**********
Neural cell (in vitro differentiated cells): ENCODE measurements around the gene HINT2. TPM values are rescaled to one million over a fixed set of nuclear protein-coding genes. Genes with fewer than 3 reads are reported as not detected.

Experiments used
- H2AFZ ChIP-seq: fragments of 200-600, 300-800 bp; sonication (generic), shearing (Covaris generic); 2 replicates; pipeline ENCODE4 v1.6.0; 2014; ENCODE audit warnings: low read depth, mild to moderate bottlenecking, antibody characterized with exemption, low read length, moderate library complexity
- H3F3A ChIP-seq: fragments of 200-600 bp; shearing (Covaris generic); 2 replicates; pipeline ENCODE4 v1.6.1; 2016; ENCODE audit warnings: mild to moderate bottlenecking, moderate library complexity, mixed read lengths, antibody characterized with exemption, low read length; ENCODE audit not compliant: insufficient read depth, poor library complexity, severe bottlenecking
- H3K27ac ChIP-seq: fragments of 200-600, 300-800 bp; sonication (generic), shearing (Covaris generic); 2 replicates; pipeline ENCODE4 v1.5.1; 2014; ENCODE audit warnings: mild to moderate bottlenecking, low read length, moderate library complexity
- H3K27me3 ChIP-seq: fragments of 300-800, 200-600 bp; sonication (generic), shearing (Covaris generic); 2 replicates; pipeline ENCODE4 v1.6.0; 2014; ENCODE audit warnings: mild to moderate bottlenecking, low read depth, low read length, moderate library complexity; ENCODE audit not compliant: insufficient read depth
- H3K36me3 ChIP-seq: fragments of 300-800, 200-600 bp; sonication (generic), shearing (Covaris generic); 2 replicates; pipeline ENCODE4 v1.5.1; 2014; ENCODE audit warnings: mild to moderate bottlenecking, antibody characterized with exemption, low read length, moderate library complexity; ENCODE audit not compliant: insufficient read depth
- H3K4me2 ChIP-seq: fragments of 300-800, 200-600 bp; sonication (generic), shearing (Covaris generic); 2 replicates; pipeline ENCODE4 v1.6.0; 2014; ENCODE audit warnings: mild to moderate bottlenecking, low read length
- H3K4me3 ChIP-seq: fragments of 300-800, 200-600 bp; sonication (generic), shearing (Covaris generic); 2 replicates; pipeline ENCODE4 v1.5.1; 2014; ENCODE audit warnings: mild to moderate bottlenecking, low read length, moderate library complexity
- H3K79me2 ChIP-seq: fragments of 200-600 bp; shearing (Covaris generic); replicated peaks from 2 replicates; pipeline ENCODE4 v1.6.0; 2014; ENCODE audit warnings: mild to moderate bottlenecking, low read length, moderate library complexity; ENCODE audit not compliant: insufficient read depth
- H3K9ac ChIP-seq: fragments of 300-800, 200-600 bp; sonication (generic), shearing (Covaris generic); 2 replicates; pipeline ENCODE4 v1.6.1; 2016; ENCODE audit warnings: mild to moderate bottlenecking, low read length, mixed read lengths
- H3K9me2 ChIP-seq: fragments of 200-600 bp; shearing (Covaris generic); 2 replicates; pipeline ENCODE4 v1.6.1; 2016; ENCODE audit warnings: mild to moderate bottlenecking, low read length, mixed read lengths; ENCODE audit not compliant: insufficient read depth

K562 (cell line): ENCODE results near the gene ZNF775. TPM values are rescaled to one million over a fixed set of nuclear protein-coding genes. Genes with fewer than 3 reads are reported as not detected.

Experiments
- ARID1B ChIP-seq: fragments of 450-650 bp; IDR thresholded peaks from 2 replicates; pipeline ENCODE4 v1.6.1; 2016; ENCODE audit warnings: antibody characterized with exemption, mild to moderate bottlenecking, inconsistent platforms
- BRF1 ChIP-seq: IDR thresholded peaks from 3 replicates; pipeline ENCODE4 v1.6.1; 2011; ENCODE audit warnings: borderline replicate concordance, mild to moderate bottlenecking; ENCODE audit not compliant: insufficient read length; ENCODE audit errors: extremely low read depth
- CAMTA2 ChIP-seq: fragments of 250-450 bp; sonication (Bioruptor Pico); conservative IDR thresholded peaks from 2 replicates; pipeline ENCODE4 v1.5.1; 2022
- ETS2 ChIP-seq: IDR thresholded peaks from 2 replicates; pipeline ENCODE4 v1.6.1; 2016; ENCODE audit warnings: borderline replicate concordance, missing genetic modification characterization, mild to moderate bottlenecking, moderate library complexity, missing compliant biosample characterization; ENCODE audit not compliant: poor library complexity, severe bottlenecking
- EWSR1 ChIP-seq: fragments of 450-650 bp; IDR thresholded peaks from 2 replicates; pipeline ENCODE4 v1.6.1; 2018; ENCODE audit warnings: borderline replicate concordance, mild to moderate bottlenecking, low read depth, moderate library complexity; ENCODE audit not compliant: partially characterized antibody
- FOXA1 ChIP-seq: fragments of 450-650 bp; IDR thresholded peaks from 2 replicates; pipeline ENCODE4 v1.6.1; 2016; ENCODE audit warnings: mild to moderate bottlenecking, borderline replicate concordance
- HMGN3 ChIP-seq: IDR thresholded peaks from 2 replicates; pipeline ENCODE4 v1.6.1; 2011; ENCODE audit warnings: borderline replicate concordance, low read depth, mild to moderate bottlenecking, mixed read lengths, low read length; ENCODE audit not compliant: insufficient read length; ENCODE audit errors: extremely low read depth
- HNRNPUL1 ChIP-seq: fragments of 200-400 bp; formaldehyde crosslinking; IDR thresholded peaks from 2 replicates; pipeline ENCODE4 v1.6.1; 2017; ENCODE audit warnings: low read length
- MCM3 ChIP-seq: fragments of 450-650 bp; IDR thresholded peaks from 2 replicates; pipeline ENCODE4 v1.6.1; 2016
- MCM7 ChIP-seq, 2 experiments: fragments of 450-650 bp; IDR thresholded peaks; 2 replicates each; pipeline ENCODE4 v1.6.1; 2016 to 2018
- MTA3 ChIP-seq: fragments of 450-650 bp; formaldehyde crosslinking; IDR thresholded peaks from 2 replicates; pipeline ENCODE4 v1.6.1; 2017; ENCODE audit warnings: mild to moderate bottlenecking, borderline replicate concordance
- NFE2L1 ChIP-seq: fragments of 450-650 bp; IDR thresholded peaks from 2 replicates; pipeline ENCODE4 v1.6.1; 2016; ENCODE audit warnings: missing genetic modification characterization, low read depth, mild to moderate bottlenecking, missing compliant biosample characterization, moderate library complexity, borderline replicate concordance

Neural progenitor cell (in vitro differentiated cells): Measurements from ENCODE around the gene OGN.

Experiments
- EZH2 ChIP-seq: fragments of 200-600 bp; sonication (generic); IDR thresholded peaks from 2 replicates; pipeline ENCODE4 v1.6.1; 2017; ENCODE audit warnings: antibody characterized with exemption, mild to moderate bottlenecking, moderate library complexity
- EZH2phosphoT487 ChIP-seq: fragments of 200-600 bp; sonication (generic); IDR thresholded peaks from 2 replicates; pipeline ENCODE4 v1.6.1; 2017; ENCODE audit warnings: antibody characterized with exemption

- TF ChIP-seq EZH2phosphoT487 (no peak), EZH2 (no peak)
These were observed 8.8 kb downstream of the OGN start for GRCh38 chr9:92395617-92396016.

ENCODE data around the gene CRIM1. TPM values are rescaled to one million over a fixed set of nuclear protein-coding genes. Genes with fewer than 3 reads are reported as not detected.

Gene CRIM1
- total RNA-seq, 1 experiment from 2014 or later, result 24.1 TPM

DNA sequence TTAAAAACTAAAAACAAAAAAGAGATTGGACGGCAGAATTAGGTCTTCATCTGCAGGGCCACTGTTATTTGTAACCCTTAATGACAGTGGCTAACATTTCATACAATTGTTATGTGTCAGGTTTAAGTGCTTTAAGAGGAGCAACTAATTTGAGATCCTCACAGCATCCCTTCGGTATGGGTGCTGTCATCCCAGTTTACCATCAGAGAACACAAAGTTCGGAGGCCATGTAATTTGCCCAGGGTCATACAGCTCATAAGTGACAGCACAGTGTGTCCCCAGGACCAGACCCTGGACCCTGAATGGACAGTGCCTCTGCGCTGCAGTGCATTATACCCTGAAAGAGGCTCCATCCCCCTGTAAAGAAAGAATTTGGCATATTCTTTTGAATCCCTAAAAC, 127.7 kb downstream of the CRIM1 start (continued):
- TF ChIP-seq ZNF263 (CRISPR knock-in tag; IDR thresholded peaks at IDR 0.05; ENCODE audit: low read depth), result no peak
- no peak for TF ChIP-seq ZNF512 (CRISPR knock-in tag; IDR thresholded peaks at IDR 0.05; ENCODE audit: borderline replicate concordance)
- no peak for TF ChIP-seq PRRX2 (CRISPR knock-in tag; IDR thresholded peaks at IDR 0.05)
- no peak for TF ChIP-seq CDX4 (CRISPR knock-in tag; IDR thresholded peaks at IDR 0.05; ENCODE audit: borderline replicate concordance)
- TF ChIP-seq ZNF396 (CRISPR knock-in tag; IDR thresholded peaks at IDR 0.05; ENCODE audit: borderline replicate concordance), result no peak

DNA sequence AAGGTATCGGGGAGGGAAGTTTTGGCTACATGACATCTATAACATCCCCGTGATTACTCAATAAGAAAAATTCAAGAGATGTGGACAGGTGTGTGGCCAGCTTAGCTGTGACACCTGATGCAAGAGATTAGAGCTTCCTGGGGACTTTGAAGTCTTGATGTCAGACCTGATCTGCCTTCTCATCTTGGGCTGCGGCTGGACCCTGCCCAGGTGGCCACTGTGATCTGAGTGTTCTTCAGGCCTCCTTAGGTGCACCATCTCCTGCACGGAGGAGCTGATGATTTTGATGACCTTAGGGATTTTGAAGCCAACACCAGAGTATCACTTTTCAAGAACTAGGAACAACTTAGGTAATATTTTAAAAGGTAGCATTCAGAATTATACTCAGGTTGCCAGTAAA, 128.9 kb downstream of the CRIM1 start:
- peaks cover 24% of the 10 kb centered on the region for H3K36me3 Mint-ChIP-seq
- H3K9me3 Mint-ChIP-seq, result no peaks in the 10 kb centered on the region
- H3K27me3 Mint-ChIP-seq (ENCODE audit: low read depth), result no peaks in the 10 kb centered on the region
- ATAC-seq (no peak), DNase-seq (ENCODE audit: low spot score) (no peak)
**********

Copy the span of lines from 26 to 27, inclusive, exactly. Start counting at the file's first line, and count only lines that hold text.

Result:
- NFE2L1 ChIP-seq: fragments of 450-650 bp; IDR thresholded peaks from 2 replicates; pipeline ENCODE4 v1.6.1; 2016; ENCODE audit warnings: missing genetic modification characterization, low read depth, mild to moderate bottlenecking, missing compliant biosample characterization, moderate library complexity, borderline replicate concordance

Neural progenitor cell (in vitro differentiated cells): Measurements from ENCODE around the gene OGN.